I’ve been teaching my friend @beau how to SUP, both downwind and waves, and it’s been an incredibly rewarding experience for me, and I suspect that it might have helped me get #1 in my division and 23rd overall in the Maui Olukai Race this year. Here’s a few of tips I’ve given Beau, plus a few nice intro videos from Annabel Anderson below.
- Keep the paddle shaft vertical if you want to go straight. That means that your top hand is well over the water, and the blade is close to the board. You can try exaggerating having your hand over the water. When you do this, you’ll need to counterbalance by putting pressure on the opposite leg.
- Keep arm bend to a minimum. Watch some good paddlers stroking. They hardly bend the arms. Do other sports to build up your biceps.
- Flex the ankles. Keep the knees supple. Telling Beau to bend his knees wasn’t working. Ankles flexible and butt closer to heels got some of the stiffness out.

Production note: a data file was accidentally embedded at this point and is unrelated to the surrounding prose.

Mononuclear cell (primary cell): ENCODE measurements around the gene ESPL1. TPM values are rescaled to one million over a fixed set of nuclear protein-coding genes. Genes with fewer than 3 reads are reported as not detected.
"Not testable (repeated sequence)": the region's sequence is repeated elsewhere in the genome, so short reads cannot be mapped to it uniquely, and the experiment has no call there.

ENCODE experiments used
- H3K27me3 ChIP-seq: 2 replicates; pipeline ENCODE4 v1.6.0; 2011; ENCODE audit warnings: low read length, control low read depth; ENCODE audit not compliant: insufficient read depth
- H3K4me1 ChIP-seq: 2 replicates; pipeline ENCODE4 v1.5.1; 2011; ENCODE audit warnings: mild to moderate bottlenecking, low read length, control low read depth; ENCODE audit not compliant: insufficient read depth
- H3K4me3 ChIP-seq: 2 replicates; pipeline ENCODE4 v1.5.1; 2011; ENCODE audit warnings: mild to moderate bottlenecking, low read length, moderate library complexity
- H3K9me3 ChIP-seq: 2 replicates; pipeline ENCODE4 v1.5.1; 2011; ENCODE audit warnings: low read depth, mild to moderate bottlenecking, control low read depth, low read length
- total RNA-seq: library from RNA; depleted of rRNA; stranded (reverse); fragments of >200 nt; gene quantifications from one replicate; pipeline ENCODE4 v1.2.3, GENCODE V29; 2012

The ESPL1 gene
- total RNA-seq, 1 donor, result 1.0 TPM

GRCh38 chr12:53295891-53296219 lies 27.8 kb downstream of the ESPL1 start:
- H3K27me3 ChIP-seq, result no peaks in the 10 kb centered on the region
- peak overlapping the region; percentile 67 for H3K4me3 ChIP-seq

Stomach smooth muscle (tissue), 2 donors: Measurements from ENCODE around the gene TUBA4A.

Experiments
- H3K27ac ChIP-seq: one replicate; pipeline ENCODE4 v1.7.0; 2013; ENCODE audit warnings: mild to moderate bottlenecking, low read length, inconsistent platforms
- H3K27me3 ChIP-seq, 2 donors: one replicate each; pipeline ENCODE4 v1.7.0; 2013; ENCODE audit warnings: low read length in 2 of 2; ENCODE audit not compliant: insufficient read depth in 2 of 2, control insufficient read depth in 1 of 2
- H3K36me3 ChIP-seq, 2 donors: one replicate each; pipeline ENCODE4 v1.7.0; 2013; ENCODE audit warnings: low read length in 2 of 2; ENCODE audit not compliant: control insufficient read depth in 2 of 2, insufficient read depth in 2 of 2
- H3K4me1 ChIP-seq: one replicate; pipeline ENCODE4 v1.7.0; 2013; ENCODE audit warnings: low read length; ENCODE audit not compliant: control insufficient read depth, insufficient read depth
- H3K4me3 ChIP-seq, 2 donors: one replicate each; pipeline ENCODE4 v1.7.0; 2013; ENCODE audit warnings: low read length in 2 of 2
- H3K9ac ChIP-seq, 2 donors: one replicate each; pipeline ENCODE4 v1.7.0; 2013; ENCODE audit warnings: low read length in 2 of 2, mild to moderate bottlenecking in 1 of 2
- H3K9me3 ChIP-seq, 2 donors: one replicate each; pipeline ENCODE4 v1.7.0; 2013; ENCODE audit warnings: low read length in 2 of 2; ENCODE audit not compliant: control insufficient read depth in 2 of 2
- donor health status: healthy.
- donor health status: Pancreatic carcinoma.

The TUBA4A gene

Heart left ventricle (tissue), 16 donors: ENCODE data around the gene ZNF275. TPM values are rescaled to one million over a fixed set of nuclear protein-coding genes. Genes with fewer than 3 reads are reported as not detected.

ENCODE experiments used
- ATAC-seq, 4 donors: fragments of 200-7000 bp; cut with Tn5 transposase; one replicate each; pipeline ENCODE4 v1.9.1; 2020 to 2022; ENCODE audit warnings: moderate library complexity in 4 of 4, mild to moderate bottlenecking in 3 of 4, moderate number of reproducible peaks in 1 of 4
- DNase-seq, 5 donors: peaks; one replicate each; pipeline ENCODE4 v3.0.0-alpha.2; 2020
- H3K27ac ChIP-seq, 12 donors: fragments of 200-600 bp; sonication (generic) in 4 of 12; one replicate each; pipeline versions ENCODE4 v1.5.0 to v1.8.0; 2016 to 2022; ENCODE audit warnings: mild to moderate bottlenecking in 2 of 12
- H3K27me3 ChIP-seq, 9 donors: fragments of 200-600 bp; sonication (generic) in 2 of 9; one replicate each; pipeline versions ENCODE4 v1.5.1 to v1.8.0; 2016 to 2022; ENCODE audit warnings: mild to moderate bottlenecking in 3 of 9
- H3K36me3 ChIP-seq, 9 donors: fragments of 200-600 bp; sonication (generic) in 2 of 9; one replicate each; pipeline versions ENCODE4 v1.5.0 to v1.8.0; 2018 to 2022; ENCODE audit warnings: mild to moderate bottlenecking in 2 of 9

- Use the right equipment. We got Beau started on a 9’5 2014 Naish Mana and an adjustable Naish carbon paddle. The adjustable paddle will be nice for when his wife wants to try out the SUP. The board is floaty and stable enough that it was easy for Beau’s first board. It’s also nimble enough to have fun in the gentle waves of Maui’s south shore.
- Wave judgment is probably the toughest part of dealing with surf. There’s no substitute for this other than time on the water.
- We did some practice of turning the board around in flat water. That was good for me as well as Beau.
And here’s a few videos that are helpful. In the video on carrying equipment, carrying the board on your head is suggested for longer walks. However, in Maui, we sometimes have very windy conditions, and carrying a board on your head can be very precarious. And when loading boards on a car, it’s critical to be careful when it’s windy. In other words, don’t leave a board unattended on a roof rack in windy conditions, or else you might hear the sound of crunching carbon very soon.